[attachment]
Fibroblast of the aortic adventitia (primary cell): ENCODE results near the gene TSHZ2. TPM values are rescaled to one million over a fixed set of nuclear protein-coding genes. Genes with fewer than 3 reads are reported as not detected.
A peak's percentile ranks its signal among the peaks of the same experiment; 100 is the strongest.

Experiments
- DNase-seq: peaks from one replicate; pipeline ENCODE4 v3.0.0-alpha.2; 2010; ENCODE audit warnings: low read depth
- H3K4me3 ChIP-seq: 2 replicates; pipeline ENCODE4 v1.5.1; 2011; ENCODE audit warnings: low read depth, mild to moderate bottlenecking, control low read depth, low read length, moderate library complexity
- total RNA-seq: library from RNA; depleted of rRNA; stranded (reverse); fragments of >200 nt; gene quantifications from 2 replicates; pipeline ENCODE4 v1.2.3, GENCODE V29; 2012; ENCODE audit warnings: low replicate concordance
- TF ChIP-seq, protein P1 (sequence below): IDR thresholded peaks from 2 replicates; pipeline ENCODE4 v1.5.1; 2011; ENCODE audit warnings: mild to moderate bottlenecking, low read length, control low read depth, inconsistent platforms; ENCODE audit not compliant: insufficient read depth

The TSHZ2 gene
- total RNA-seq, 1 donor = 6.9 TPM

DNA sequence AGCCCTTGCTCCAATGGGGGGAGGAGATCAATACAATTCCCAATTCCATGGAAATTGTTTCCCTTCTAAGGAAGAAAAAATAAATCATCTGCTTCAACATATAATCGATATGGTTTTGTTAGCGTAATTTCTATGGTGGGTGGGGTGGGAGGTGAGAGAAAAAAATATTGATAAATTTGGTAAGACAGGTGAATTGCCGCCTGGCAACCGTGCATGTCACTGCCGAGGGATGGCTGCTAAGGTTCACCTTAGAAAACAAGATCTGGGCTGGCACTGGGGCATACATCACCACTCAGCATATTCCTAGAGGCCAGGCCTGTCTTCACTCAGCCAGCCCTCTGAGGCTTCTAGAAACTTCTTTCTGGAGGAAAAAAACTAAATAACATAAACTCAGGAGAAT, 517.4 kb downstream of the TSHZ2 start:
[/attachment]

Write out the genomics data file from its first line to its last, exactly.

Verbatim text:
Fibroblast of the aortic adventitia (primary cell): ENCODE results near the gene TSHZ2. TPM values are rescaled to one million over a fixed set of nuclear protein-coding genes. Genes with fewer than 3 reads are reported as not detected.
A peak's percentile ranks its signal among the peaks of the same experiment; 100 is the strongest.

Experiments
- DNase-seq: peaks from one replicate; pipeline ENCODE4 v3.0.0-alpha.2; 2010; ENCODE audit warnings: low read depth
- H3K4me3 ChIP-seq: 2 replicates; pipeline ENCODE4 v1.5.1; 2011; ENCODE audit warnings: low read depth, mild to moderate bottlenecking, control low read depth, low read length, moderate library complexity
- total RNA-seq: library from RNA; depleted of rRNA; stranded (reverse); fragments of >200 nt; gene quantifications from 2 replicates; pipeline ENCODE4 v1.2.3, GENCODE V29; 2012; ENCODE audit warnings: low replicate concordance
- TF ChIP-seq, protein P1 (sequence below): IDR thresholded peaks from 2 replicates; pipeline ENCODE4 v1.5.1; 2011; ENCODE audit warnings: mild to moderate bottlenecking, low read length, control low read depth, inconsistent platforms; ENCODE audit not compliant: insufficient read depth

The TSHZ2 gene
- total RNA-seq, 1 donor = 6.9 TPM

DNA sequence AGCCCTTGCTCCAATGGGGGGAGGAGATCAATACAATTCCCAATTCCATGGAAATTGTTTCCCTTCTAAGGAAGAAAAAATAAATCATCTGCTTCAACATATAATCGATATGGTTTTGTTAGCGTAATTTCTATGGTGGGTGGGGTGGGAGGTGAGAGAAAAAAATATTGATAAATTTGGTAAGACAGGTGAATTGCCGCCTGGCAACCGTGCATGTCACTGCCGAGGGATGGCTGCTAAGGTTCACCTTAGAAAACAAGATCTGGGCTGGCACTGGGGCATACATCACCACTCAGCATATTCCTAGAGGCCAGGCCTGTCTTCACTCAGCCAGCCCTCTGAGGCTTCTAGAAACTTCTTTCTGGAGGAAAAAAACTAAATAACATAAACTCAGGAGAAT, 517.4 kb downstream of the TSHZ2 start: